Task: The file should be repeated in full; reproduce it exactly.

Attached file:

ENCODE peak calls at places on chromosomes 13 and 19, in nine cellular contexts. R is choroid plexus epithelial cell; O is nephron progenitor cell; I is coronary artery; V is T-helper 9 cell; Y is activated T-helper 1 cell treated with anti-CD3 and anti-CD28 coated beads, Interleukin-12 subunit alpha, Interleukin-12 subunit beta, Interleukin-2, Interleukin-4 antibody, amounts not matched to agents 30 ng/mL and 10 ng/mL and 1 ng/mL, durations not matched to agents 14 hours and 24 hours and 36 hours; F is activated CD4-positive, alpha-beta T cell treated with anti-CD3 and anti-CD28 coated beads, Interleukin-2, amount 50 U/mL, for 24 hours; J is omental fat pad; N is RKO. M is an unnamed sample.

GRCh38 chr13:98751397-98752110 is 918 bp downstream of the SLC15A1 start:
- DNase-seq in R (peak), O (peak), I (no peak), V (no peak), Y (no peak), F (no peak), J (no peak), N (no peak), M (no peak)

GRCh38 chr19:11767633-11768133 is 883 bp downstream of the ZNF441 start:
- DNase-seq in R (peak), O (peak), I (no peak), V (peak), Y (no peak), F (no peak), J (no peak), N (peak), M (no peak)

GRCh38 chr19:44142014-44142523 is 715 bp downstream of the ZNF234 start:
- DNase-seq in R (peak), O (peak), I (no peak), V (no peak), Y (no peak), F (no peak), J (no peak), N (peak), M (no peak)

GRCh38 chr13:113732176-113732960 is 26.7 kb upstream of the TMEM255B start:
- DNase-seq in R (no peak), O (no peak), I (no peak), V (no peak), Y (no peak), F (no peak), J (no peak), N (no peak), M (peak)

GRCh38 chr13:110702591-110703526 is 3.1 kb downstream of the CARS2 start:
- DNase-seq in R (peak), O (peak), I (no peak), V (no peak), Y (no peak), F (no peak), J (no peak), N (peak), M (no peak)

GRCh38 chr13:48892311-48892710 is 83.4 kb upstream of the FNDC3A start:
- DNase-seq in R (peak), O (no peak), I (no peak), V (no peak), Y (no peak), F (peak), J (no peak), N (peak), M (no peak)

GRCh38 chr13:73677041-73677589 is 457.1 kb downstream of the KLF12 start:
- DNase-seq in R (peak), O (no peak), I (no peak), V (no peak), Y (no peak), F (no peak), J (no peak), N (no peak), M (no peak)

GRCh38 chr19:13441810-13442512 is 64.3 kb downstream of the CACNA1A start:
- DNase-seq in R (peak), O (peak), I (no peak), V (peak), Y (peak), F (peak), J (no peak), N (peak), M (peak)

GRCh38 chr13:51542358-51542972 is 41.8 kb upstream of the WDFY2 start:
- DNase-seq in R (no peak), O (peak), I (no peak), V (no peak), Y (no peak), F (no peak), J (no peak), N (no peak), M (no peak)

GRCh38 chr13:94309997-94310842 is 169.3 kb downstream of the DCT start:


ENCODE peak calls at places on chromosomes 13 and 19, in nine cellular contexts. R is choroid plexus epithelial cell; O is nephron progenitor cell; I is coronary artery; V is T-helper 9 cell; Y is activated T-helper 1 cell treated with anti-CD3 and anti-CD28 coated beads, Interleukin-12 subunit alpha, Interleukin-12 subunit beta, Interleukin-2, Interleukin-4 antibody, amounts not matched to agents 30 ng/mL and 10 ng/mL and 1 ng/mL, durations not matched to agents 14 hours and 24 hours and 36 hours; F is activated CD4-positive, alpha-beta T cell treated with anti-CD3 and anti-CD28 coated beads, Interleukin-2, amount 50 U/mL, for 24 hours; J is omental fat pad; N is RKO. M is an unnamed sample.

GRCh38 chr13:98751397-98752110 is 918 bp downstream of the SLC15A1 start:
- DNase-seq in R (peak), O (peak), I (no peak), V (no peak), Y (no peak), F (no peak), J (no peak), N (no peak), M (no peak)

GRCh38 chr19:11767633-11768133 is 883 bp downstream of the ZNF441 start:
- DNase-seq in R (peak), O (peak), I (no peak), V (peak), Y (no peak), F (no peak), J (no peak), N (peak), M (no peak)

GRCh38 chr19:44142014-44142523 is 715 bp downstream of the ZNF234 start:
- DNase-seq in R (peak), O (peak), I (no peak), V (no peak), Y (no peak), F (no peak), J (no peak), N (peak), M (no peak)

GRCh38 chr13:113732176-113732960 is 26.7 kb upstream of the TMEM255B start:
- DNase-seq in R (no peak), O (no peak), I (no peak), V (no peak), Y (no peak), F (no peak), J (no peak), N (no peak), M (peak)

GRCh38 chr13:110702591-110703526 is 3.1 kb downstream of the CARS2 start:
- DNase-seq in R (peak), O (peak), I (no peak), V (no peak), Y (no peak), F (no peak), J (no peak), N (peak), M (no peak)

GRCh38 chr13:48892311-48892710 is 83.4 kb upstream of the FNDC3A start:
- DNase-seq in R (peak), O (no peak), I (no peak), V (no peak), Y (no peak), F (peak), J (no peak), N (peak), M (no peak)

GRCh38 chr13:73677041-73677589 is 457.1 kb downstream of the KLF12 start:
- DNase-seq in R (peak), O (no peak), I (no peak), V (no peak), Y (no peak), F (no peak), J (no peak), N (no peak), M (no peak)

GRCh38 chr19:13441810-13442512 is 64.3 kb downstream of the CACNA1A start:
- DNase-seq in R (peak), O (peak), I (no peak), V (peak), Y (peak), F (peak), J (no peak), N (peak), M (peak)

GRCh38 chr13:51542358-51542972 is 41.8 kb upstream of the WDFY2 start:
- DNase-seq in R (no peak), O (peak), I (no peak), V (no peak), Y (no peak), F (no peak), J (no peak), N (no peak), M (no peak)

GRCh38 chr13:94309997-94310842 is 169.3 kb downstream of the DCT start: